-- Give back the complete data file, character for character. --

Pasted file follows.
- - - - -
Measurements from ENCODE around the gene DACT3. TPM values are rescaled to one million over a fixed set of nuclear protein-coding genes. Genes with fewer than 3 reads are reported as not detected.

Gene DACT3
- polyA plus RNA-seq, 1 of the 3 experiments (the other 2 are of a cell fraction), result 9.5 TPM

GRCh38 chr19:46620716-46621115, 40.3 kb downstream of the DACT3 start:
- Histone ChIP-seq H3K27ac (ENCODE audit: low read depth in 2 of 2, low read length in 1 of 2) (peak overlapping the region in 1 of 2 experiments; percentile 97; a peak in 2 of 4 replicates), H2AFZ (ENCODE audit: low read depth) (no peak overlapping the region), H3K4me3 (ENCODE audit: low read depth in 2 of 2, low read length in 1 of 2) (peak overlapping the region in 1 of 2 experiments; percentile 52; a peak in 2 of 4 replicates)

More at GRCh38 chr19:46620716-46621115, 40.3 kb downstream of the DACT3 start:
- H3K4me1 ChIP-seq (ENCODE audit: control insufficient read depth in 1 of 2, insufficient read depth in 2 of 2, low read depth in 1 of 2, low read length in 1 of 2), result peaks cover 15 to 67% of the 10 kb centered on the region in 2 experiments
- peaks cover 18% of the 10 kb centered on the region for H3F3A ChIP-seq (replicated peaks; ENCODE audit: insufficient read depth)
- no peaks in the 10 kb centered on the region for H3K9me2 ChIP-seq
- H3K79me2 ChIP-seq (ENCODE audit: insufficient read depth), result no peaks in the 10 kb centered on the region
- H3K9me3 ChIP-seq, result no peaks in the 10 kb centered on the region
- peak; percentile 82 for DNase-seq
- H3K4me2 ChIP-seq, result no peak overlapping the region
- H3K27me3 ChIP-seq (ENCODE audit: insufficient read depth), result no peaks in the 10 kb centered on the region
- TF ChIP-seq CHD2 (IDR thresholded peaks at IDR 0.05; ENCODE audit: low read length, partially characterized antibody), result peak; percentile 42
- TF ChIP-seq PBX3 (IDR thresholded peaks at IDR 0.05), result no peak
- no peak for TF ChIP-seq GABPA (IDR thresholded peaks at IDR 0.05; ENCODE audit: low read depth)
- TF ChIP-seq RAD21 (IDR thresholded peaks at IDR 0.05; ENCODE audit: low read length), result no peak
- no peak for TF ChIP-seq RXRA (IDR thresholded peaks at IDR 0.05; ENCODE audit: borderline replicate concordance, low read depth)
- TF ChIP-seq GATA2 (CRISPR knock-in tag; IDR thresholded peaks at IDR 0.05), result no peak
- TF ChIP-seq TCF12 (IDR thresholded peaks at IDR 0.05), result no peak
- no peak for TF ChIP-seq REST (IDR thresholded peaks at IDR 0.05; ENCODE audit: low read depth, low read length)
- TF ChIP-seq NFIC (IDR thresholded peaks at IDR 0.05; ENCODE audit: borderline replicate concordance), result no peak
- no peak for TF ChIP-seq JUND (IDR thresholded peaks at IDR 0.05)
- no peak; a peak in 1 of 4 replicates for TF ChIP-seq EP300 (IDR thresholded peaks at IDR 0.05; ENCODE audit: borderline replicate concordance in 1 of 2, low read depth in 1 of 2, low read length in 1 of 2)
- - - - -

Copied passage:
Measurements from ENCODE around the gene DACT3. TPM values are rescaled to one million over a fixed set of nuclear protein-coding genes. Genes with fewer than 3 reads are reported as not detected.

Gene DACT3
- polyA plus RNA-seq, 1 of the 3 experiments (the other 2 are of a cell fraction), result 9.5 TPM

GRCh38 chr19:46620716-46621115, 40.3 kb downstream of the DACT3 start:
- Histone ChIP-seq H3K27ac (ENCODE audit: low read depth in 2 of 2, low read length in 1 of 2) (peak overlapping the region in 1 of 2 experiments; percentile 97; a peak in 2 of 4 replicates), H2AFZ (ENCODE audit: low read depth) (no peak overlapping the region), H3K4me3 (ENCODE audit: low read depth in 2 of 2, low read length in 1 of 2) (peak overlapping the region in 1 of 2 experiments; percentile 52; a peak in 2 of 4 replicates)

More at GRCh38 chr19:46620716-46621115, 40.3 kb downstream of the DACT3 start:
- H3K4me1 ChIP-seq (ENCODE audit: control insufficient read depth in 1 of 2, insufficient read depth in 2 of 2, low read depth in 1 of 2, low read length in 1 of 2), result peaks cover 15 to 67% of the 10 kb centered on the region in 2 experiments
- peaks cover 18% of the 10 kb centered on the region for H3F3A ChIP-seq (replicated peaks; ENCODE audit: insufficient read depth)
- no peaks in the 10 kb centered on the region for H3K9me2 ChIP-seq
- H3K79me2 ChIP-seq (ENCODE audit: insufficient read depth), result no peaks in the 10 kb centered on the region
- H3K9me3 ChIP-seq, result no peaks in the 10 kb centered on the region
- peak; percentile 82 for DNase-seq
- H3K4me2 ChIP-seq, result no peak overlapping the region
- H3K27me3 ChIP-seq (ENCODE audit: insufficient read depth), result no peaks in the 10 kb centered on the region
- TF ChIP-seq CHD2 (IDR thresholded peaks at IDR 0.05; ENCODE audit: low read length, partially characterized antibody), result peak; percentile 42
- TF ChIP-seq PBX3 (IDR thresholded peaks at IDR 0.05), result no peak
- no peak for TF ChIP-seq GABPA (IDR thresholded peaks at IDR 0.05; ENCODE audit: low read depth)
- TF ChIP-seq RAD21 (IDR thresholded peaks at IDR 0.05; ENCODE audit: low read length), result no peak
- no peak for TF ChIP-seq RXRA (IDR thresholded peaks at IDR 0.05; ENCODE audit: borderline replicate concordance, low read depth)
- TF ChIP-seq GATA2 (CRISPR knock-in tag; IDR thresholded peaks at IDR 0.05), result no peak
- TF ChIP-seq TCF12 (IDR thresholded peaks at IDR 0.05), result no peak
- no peak for TF ChIP-seq REST (IDR thresholded peaks at IDR 0.05; ENCODE audit: low read depth, low read length)
- TF ChIP-seq NFIC (IDR thresholded peaks at IDR 0.05; ENCODE audit: borderline replicate concordance), result no peak
- no peak for TF ChIP-seq JUND (IDR thresholded peaks at IDR 0.05)
- no peak; a peak in 1 of 4 replicates for TF ChIP-seq EP300 (IDR thresholded peaks at IDR 0.05; ENCODE audit: borderline replicate concordance in 1 of 2, low read depth in 1 of 2, low read length in 1 of 2)